• Then consider what the interests and needs of your group are. Look over the list of lesson titles.
  • If you do not have enough time to complete the entire course, you might ask your group what titles they are interested in. Then you, as the group leader could have the final say.

Core Lessons

Although you should customize the lessons selected for your study group, we venture to suggest some lessons of core importance. This is not in any way to suggest that you limit your training to these lessons, but to assist you in being certain that your lessons include important basics. (Note: apologetics means defending Christian beliefs, especially the ones that Muslims doubt.)

For Christian Groups:

For Muslim or former Muslim Groups::

Customized for Islam

You will notice that some lessons have titles which make it obvious that they are covering aspects of Christianity and Islam, like “The Bible and the Qur’an.” Most however, look as if they were ordinary Christian topics. For example, “Inspiration of the Bible” and “Easter: The Crucifixion and Resurrection of Jesus” sound like lessons you might hear any day at any church.

Bear in mind however, that regardless of how the titles sound, every lesson is customized to engage the Muslim point of view. It directly teaches Muslims themselves, or shows Christians how to explain to them.

True, we think this fresh approach to Christian teaching would be of benefit to anyone, but we particularly direct it toward Muslim thinking. We want to make it easy for Muslims to learn about Jesus and the Bible, believe, and become mature Christians. And likewise, easy for Christians to know what Muslims are thinking and important things to share with them.

Using the Study Guides

Leader Preparation

The purpose of the study guides is to review important points of the video lessons, and things your group may have overlooked. We also share the background of Muslims thinking about certain points and issues, so Christians can better understand and share with them.

Group leaders might benefit from reading the study guide in advance. This will familiarize you with the lesson points, and assist you in selecting which questions to discuss if your time is limited, or if your class does not have deep interest or ability.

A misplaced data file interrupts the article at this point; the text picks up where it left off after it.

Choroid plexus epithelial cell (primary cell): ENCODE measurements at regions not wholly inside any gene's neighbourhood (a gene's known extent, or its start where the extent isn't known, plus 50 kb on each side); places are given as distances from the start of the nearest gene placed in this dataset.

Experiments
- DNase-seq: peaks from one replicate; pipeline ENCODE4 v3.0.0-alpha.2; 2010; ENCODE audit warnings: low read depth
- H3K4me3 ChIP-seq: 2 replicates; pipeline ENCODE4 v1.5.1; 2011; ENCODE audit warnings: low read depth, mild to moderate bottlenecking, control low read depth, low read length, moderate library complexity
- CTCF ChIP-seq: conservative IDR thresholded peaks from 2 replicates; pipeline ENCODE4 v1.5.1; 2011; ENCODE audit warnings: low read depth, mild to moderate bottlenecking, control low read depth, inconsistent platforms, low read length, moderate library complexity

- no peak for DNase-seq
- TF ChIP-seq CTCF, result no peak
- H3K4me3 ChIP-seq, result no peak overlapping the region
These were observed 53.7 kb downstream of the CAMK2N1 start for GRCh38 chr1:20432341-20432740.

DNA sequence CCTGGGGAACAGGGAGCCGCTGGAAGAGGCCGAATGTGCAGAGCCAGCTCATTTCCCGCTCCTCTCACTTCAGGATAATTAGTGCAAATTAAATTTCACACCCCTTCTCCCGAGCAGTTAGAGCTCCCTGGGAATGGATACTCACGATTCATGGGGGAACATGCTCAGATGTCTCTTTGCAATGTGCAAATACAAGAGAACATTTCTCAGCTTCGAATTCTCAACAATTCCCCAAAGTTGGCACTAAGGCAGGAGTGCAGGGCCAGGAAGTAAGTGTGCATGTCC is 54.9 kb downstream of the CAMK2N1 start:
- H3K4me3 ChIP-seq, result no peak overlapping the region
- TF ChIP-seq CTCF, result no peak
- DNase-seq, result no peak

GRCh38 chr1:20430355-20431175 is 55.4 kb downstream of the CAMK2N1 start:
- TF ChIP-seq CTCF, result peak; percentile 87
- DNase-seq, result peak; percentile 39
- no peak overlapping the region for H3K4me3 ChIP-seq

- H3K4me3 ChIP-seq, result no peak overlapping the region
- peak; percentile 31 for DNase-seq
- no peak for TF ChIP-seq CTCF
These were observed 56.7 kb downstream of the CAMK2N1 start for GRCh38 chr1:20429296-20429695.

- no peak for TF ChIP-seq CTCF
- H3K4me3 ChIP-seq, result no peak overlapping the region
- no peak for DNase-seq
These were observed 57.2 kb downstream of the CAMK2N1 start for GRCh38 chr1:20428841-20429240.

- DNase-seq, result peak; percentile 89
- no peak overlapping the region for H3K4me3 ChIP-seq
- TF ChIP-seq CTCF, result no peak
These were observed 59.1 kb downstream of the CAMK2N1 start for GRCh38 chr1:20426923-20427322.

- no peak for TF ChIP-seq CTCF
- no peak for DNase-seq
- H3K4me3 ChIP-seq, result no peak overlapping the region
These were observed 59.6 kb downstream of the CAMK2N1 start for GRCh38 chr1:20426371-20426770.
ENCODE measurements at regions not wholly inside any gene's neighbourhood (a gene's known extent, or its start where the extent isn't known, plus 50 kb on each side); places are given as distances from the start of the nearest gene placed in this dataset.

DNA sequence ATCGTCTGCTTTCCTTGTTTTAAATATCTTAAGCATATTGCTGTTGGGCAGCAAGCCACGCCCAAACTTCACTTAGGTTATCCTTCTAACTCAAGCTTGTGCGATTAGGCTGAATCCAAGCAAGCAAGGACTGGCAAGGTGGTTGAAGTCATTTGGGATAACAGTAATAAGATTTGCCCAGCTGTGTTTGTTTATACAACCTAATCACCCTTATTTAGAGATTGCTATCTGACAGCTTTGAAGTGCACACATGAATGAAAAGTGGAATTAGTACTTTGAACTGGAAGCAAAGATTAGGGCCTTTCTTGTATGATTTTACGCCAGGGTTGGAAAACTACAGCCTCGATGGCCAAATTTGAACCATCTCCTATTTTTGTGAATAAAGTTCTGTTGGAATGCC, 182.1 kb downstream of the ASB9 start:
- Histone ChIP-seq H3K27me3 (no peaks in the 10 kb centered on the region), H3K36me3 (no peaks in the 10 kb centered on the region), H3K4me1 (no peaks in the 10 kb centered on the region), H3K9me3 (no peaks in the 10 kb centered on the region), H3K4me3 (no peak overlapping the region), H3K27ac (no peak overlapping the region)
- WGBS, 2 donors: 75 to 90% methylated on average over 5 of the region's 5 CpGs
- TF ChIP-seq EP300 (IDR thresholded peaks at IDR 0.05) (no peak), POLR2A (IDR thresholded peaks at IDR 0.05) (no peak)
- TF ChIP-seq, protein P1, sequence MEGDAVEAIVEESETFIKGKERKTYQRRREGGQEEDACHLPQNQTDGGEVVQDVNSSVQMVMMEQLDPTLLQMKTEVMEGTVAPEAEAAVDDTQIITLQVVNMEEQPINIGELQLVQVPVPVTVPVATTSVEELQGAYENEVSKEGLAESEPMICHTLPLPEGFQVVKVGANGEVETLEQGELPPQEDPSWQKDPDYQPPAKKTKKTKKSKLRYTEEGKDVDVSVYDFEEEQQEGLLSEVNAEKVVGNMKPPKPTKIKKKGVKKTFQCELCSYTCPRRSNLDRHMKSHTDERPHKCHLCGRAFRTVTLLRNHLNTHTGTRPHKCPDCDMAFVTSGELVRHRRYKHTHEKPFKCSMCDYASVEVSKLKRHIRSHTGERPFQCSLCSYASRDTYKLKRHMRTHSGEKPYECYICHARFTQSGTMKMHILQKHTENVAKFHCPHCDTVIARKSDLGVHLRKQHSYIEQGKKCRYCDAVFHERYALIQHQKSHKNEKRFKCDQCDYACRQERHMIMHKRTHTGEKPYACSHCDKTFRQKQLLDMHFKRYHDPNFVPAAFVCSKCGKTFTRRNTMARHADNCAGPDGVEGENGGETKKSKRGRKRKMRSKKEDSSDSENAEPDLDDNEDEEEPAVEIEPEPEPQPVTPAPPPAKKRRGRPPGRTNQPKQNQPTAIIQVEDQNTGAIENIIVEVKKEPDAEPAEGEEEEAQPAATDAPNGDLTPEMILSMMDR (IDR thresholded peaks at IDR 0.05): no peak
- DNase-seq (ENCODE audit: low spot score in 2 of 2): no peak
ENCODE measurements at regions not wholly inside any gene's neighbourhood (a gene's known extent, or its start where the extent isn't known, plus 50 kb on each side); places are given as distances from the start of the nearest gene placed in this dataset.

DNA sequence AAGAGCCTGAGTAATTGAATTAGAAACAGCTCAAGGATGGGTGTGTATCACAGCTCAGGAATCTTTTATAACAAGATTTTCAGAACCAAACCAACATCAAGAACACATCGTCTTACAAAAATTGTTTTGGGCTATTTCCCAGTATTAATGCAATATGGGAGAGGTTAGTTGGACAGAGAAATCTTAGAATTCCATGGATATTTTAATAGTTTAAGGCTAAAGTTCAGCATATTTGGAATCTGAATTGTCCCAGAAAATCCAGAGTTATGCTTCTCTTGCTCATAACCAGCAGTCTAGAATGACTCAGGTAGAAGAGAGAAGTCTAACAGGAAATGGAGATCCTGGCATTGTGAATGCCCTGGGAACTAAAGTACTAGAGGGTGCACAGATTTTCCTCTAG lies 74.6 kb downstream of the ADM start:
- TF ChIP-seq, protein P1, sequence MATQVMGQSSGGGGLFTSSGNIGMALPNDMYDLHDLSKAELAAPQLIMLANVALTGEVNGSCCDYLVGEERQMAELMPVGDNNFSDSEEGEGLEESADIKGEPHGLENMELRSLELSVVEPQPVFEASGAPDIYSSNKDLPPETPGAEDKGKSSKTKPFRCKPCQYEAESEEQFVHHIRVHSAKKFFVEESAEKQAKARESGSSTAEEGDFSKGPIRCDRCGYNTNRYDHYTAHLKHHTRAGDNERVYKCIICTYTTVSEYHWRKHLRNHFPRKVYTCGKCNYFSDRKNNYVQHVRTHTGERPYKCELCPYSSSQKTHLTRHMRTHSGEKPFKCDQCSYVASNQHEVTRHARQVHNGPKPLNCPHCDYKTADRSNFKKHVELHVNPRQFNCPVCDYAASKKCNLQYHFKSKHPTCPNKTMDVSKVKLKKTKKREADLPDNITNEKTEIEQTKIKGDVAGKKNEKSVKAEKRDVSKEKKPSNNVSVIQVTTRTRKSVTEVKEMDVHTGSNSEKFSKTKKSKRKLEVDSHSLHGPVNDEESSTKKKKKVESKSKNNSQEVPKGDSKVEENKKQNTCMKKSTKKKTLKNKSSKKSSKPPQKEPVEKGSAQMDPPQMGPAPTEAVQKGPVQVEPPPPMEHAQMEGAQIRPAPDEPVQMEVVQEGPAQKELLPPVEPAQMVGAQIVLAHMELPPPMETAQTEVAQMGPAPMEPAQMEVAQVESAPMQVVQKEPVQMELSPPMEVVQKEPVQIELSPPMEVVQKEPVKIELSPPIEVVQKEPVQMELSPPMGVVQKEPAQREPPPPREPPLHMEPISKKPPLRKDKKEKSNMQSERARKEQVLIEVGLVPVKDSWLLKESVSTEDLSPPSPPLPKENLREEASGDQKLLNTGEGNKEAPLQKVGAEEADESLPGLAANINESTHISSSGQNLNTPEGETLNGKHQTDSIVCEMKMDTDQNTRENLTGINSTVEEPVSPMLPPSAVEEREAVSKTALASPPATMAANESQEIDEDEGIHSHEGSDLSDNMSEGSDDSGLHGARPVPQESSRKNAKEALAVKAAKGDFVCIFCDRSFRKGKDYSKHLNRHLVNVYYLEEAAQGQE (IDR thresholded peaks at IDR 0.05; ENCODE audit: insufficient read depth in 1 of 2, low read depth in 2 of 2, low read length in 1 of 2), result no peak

Study Guide Level

We want people who take our course to get what they need from it.

The study guides are aimed at the level of an adult who really wants to know how Christian teaching relates to Islamic thinking. But what if your group is not interested in doing the study guides? They might enjoy discussing some of the questions after viewing the video lessons. You could simply read them a few questions from the guides for discussion.

Some people taking the lessons will want a full course, so the study guides provide a solid understanding Christian-Muslim faith issues. They include material not presented in the videos, such as background information, examples, documentation and additional references from the Bible and Qur’an.

The length and depth of the study guides varies depending on the topic. In order to include enough material, the study guides for lessons dealing with very important topics will be longer and more in depth.

Since some viewers will be new to Christian faith and/or to English, we try to write simply and clearly. We define theological terms that might be new or misunderstood by Muslims. Still, this might be too much information for people who want only superficial knowledge. If parts of the study guides are too detailed for the needs of you or your group, simply use the parts you want.

The same goes for the study questions. These are included to help the viewers reflect upon and apply what they have learned. But if you or your group do not want to discuss the questions, or use the study guides at all, that is OK.

Distributing the Guides

You might want print in advance the guides for that day’s lesson, so each person has a copy for the discussion period. Or, they can be viewed online without printing.

Decide whether you would like to hand study guides out a week in advance to prepare for the next week’s lesson, or have them for review of the current week’s lesson.

Note: We give permission for the Study Guides to be printed for personal and group study, but they are copyrighted and not to be used for publication.

Home Study

Because of the extra information included, the students in your group will learn best if they review the study guides at home. This could be done before or after the class. If you are giving some kind of credit for the course, home study could be required.

Leading Your Group During the Lesson Times

Watching the Videos

Your group will probably want to watch the selected videos together; although in some settings the group might want to watch the videos at home and use the time together for questions and discussing the study guide.